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Will the Real Barry Manilow Please Stand Up?
The United Sounds of Los Angeles #8: Considering how he started the decade as a faceless, Julliard-educated gay-bathhouse pianist, Barry Allen Pincus’s rise to fame was one of the more remarkable success stories of the 1970s
The United Sounds of Los Angeles is a biweekly series from music writer Matthew Duersten that delves into the most underappreciated, obscure, and indispensable L.A. albums. There are countless ways to listen to the city; here are 100 of them.
Barry Manilow – 2:00 AM Paradise Cafe (1984)
Considering how he started the decade as a faceless, Julliard-educated gay-bathhouse pianist, Barry Allen Pincus’s rise to fame was one of the more remarkable success stories of the 1970s. By 1980, he was Barry “Mr. Entertainment” Manilow, multi-Grammy winning singer, songwriter (with 25 Top 40 hit singles between 1974 and 1983), commercial jingle writer (“Have A Coke and a Smile,” “You Deserve A Break Today”), TV personality, Vegas schmaltz-style pop performer, and unlikely nice-young-Jewish-boy heartthrob from Brooklyn. In 1978 alone, he had five albums on the Billboard pop charts. Yet as the Reagan Era began, Manilow found himself wanting one thing: R-E-S-P-E-C-T.
That’s when the jokes started. “We live in a world where John Lennon was murdered,” comedian Bill Hicks famously snarled, “yet Barry Manilow continues to put out fucking albums.” Both Paul Simon and Phil Collins dissed him in print. (The former drummer of Genesis, if you can believe it, called Manilow’s compositions “soft, spineless music.”) Thing was, Manilow probably would have agreed with them.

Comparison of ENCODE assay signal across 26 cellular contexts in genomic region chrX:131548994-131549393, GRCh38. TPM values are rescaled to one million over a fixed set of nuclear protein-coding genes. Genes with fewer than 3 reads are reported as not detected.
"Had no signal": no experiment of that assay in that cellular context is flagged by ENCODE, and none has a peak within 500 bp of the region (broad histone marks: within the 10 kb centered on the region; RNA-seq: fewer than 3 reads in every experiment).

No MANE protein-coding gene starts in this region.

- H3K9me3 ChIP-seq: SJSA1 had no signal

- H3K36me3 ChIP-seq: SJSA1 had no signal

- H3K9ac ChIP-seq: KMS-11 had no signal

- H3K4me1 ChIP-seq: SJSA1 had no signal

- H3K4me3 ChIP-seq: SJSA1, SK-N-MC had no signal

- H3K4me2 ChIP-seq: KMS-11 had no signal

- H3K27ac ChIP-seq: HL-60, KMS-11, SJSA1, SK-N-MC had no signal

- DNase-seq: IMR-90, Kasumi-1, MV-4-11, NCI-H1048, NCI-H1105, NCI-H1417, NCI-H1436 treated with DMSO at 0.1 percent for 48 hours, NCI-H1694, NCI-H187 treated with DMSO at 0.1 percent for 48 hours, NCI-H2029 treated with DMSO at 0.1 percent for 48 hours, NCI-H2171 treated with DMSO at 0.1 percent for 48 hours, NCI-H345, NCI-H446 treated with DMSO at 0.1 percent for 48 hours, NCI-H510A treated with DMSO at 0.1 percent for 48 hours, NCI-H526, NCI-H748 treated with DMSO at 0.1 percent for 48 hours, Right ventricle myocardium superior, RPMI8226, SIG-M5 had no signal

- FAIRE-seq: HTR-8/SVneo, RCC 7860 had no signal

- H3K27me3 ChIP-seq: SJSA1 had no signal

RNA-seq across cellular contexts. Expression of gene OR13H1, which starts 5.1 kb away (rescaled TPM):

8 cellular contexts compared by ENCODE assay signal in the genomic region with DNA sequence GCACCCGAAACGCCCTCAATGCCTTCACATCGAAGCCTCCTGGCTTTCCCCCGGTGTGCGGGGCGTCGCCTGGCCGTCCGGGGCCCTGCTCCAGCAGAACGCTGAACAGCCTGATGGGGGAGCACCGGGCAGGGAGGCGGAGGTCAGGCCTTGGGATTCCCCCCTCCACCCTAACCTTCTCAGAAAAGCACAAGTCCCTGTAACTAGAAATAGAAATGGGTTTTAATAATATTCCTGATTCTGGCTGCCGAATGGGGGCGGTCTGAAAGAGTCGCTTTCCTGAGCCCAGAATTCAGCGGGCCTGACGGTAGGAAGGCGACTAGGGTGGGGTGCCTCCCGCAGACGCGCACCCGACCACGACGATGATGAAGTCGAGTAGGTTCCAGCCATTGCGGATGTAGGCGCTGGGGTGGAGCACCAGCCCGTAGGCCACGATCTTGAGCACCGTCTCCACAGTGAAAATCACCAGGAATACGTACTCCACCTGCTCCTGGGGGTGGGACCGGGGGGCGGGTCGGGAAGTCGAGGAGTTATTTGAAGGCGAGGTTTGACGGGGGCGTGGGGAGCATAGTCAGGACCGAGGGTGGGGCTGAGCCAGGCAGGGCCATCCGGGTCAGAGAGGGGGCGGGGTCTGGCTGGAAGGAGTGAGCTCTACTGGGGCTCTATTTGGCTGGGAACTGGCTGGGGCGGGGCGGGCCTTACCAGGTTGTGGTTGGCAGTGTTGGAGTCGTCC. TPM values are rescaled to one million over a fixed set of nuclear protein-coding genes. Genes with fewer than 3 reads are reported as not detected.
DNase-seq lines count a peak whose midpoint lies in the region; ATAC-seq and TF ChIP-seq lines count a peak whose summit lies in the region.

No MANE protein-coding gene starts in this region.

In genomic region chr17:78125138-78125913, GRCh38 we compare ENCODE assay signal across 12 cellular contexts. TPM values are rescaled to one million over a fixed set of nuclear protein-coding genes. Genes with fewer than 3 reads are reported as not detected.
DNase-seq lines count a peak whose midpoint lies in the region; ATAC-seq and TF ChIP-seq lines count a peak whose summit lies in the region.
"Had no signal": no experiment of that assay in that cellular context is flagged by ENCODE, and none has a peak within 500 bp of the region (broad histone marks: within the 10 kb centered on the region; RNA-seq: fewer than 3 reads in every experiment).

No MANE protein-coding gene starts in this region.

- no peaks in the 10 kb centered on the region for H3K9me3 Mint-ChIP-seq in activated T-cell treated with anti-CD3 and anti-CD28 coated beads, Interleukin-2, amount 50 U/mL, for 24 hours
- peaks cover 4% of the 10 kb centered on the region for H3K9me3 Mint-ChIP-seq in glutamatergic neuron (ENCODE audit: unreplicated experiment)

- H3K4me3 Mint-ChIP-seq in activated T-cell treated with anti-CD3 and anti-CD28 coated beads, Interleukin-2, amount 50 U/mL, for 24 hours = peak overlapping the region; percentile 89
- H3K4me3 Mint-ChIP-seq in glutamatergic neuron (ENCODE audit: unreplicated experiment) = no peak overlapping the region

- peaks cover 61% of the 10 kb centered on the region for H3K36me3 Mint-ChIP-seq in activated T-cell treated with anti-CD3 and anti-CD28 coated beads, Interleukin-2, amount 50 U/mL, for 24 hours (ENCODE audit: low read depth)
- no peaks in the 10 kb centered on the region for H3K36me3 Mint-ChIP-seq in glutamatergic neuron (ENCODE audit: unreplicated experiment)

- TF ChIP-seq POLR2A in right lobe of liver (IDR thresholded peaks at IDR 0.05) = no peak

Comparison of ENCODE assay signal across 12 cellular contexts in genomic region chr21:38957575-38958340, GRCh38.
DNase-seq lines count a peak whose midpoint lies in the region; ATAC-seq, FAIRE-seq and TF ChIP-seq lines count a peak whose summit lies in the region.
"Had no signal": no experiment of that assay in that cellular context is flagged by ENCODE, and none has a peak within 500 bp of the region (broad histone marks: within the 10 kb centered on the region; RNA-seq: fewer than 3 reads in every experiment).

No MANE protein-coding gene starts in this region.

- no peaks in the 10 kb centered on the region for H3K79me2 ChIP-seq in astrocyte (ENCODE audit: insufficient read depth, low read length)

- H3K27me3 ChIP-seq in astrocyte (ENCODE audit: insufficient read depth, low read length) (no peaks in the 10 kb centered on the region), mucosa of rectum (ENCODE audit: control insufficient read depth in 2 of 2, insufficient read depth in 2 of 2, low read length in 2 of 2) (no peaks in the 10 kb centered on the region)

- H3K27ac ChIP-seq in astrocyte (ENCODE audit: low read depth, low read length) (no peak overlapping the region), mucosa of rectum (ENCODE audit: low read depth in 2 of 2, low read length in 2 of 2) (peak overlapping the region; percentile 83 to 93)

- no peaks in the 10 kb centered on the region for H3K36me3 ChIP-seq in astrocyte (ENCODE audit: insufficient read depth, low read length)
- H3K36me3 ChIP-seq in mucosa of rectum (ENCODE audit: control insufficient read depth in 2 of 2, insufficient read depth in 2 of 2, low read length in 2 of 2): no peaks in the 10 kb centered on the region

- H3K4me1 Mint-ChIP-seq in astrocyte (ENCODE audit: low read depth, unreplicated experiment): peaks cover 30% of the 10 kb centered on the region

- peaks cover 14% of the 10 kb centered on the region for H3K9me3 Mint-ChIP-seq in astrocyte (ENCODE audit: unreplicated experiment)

His self-admitted competitiveness made it nearly unbearable for him to listen to the radio, and even the simple joy of playing the piano had ebbed. “Art versus commerce,” he later wrote in his autobiography. “I’d read and heard about it for years, and here I was smack dab in the middle of it… Barry Manilow (in capital letters) had become successful, and I needed to keep supporting him, but now I was searching for Barry Manilow.”
After a predictably over-the-top appearance singing “The Star Spangled Banner” at Super Bowl XVIII, Manilow felt like he had closed the chapter on a decade. “It was like the end of a movie,” he recalled. “I didn’t know what to do. I felt the credits should roll: ‘The End.'”
Around this time, Manilow had a nasty exchange with Clive Davis, his label head at Arista Records. The performer complained he had been turned into a middle-of-the-road crooner like Perry Como or Andy Williams. As Davis recalled in his recent memoir The Soundtrack of My Life, his retort might have been the last straw: “Well, if you were Irving Berlin, we would know it by now.”
Then, one night in his Bel-Air mansion, Barry Manilow had a dream—literally. “I always know I’m onto something when I get ideas in dreams,” he later said. “These projects always go smoothly.” He would return to one of his first loves: jazz.
Why You Should Listen
What was distinctive about 2:00 AM Paradise Cafe was that it wasn’t another “pop star discovers the American Songbook” vanity collection (Rod Stewart, we’re looking at you). All but one of the tracks were originals; Manilow skillfully created new songs that sounded like shopworn, forty-year old standards. The record has the intimacy of the old PBS series Soundstage or, true to its name, a brume-filled basement jazz club in the wee hours of the morning.